Stephen Bruno: Fan Favorite

ImageStephen Bruno has been voted in as the face of the 2013 Boise Hawks pocket schedule! A fan favorite, Bruno had an average of .361, the league’s best in 2012, with 3 HR, 37 RBI and 2 SB. He played in 67 of the 76 games and ended the season with 51 runs. An added bonus, Bruno proved that he could play at any position asked of him.

Bruno was drafted in the 7th round of the 2012 MLB June Amateur draft from the University of Virginia and was sent straight to Boise to begin his professional career June 20, 2012. While Bruno didn’t know what to expect of Boise, he enjoyed his time here and said that it reminded him a lot of Charlottesville, Virginia and that the people here were just as nice.

“Winning this contest is an absolute honor! Having this much fan support is truly amazing! I would like to thank everyone who voted! I feel extremely blessed!”

Since the 2012 season Bruno has been back and forth between his home in New Jersey and training in Arizona. He is currently in Arizona but will return home tomorrow. Bruno was recently invited back for the mini camp in two weeks just before Spring Training starts up for the Cubs!

Look for more on Bruno from Spring Training!

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Hawks Eye View: Hall of Shame?

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The world of social media and baseball blew up yesterday when there was no one voted into the Hall of Fame. This is only the second time in four decades this has happened. It was said that the steroid generation took away from both the hall and baseball itself. Record breakers such as Clemens, Bonds and Sosa didn’t come close to reaching the 75 percent needed to be inducted. What does this say for the future of the Hall of Fame; what message does this send out about steroids; what do you think?

Here are the views of a few of YOUR 2012 Boise Hawks!

“I understand why those guys didn’t get voted because it’s viewed that steroids is cheating, which it is. What I don’t understand is how Biggio didn’t get voted in. He is one of the top 2 second basemen in history, I don’t understand.”Michael Heesch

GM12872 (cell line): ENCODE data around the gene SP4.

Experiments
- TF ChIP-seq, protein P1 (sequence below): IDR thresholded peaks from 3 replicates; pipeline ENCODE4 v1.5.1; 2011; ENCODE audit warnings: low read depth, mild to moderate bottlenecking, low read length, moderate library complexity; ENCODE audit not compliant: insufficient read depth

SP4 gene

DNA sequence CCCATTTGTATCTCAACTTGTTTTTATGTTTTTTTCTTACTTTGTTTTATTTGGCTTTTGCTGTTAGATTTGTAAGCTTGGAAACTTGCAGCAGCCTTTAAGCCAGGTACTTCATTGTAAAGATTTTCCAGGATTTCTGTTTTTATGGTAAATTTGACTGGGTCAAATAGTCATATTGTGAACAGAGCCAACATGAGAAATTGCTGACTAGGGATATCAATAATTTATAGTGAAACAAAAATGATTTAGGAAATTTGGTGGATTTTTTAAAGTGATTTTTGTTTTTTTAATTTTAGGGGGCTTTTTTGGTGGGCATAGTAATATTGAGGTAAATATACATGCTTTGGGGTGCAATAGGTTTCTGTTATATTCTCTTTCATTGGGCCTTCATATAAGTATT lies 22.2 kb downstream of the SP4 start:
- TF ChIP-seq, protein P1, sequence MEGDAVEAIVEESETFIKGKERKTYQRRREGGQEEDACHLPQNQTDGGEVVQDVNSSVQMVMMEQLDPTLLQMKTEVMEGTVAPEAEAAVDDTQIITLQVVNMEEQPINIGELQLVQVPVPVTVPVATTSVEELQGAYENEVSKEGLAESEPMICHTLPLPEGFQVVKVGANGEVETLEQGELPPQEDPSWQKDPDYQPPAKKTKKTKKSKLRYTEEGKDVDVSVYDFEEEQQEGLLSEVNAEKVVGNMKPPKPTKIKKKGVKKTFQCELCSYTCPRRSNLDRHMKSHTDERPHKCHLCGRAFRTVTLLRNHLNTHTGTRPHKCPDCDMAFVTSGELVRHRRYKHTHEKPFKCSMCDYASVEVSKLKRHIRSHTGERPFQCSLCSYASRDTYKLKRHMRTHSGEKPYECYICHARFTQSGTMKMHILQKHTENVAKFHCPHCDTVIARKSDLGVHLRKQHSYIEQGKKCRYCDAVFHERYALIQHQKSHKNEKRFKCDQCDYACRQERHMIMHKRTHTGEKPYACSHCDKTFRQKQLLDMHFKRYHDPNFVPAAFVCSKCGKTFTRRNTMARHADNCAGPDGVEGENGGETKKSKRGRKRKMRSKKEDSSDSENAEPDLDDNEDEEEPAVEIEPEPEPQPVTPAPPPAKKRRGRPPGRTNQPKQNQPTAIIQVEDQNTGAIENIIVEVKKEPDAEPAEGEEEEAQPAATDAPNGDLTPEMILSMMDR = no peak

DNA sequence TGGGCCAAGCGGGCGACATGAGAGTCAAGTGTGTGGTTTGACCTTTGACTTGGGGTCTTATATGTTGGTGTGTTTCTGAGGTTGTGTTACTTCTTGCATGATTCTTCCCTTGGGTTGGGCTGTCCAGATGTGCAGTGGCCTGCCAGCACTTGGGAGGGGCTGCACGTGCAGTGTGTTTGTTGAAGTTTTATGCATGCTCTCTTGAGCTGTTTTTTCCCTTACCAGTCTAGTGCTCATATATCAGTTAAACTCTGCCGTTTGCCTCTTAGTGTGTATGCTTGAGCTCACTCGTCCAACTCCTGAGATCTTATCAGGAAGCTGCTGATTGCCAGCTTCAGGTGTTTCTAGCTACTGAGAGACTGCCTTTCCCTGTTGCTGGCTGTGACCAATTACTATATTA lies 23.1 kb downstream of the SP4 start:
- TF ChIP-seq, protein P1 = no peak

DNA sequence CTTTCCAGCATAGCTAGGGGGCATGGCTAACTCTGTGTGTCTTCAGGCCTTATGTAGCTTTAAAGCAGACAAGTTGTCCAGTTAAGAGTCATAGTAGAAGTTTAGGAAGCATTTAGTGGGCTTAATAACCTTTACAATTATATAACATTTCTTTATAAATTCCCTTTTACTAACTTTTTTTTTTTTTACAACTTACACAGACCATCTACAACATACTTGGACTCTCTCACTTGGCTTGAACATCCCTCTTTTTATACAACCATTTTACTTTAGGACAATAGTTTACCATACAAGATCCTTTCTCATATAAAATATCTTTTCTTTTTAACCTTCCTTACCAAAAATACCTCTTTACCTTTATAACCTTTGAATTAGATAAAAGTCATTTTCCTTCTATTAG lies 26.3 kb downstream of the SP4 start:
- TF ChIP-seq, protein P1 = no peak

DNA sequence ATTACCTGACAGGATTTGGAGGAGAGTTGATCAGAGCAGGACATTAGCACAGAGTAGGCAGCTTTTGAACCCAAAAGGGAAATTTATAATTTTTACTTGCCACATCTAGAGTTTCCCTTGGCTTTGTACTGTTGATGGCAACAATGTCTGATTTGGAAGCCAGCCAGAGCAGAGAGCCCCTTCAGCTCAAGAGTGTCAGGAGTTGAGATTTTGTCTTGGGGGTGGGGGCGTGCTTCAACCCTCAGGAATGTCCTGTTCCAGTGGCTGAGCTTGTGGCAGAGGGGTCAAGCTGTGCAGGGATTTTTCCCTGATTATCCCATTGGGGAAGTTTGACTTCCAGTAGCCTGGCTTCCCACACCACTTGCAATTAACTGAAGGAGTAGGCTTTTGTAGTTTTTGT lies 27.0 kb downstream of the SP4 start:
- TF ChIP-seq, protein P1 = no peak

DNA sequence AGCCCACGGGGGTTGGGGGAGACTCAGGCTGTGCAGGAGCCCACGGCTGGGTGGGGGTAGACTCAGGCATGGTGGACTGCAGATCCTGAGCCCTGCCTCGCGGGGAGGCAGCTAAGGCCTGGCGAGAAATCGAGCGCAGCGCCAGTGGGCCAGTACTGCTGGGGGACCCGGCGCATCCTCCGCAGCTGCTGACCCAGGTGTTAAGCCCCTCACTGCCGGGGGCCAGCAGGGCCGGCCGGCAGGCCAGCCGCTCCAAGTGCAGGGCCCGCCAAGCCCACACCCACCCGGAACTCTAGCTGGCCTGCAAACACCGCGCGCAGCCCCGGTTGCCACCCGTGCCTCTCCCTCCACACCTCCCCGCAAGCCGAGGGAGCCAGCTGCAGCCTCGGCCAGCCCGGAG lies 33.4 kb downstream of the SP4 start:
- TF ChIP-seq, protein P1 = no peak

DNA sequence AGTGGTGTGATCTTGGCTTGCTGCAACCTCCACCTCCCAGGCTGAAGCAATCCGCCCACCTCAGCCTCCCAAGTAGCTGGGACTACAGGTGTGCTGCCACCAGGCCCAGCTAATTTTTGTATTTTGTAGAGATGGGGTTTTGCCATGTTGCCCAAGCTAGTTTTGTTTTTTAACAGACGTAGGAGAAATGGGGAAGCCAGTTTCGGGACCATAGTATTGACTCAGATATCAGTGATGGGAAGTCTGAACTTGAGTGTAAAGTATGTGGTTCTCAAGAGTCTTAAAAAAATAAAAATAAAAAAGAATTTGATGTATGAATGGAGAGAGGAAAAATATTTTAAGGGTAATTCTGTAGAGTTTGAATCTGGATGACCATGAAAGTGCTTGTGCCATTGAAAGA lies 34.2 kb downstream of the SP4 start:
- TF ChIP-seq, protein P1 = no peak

“I’m upset that no one got voted in because I feel there were some legitimate candidates, notably Craig Biggio and Jack Morris. I do not feel that heavily linked steroid users should have the distinction of first ballot hall of famers. With that being said, I do think the ones who are statistically worthy should eventually be allowed into the Hall of Fame but after some time has passed possibly.”Matt Iannazzo

“I believe that the guys on the ballot this year are well deserving to be in the Hall of Fame based on their performance and impact of the game. However, it’s really important to realize that steroids are cheating and harmful to one’s health. Ultimately steroids were a part of that era of baseball and there were many players using performance enhancing drugs. Although they were cheating, they were the best players and deserve recognition for that.”Stephen Bruno

“I think the Hall of Fame was made to honor the best players of baseball and the impact their individual efforts had on the game. Therefore, if you were a great baseball player in your era than you deserve to be in the Hall of Fame. The steroid was no different from the era of greenies and amphetamines (which players in those eras got into the HOF), it’s a double standard. It sucks for the steroid era that didn’t do any performance enhancing drugs because it negatively impacts them and their perception (like guys question whether they did or didn’t and therefore don’t vote for them), guys like Craig Biggio that did everything he could possibly do to get in. There’s no way of determining past and present players of who did what. You have to put the players that deserve to be in the HOF, in the HOF, plain and simple.”Eddie Orozco

“It makes a huge statement. If you cheat, you’re not getting in no matter how good you are. I’m not sure how I feel on not letting guys in based only on suspicion. But if your under suspicion for so long then there has to be good reason for it. If they were truly clean then they wouldn’t be under heavy suspicion.”Carlos Escobar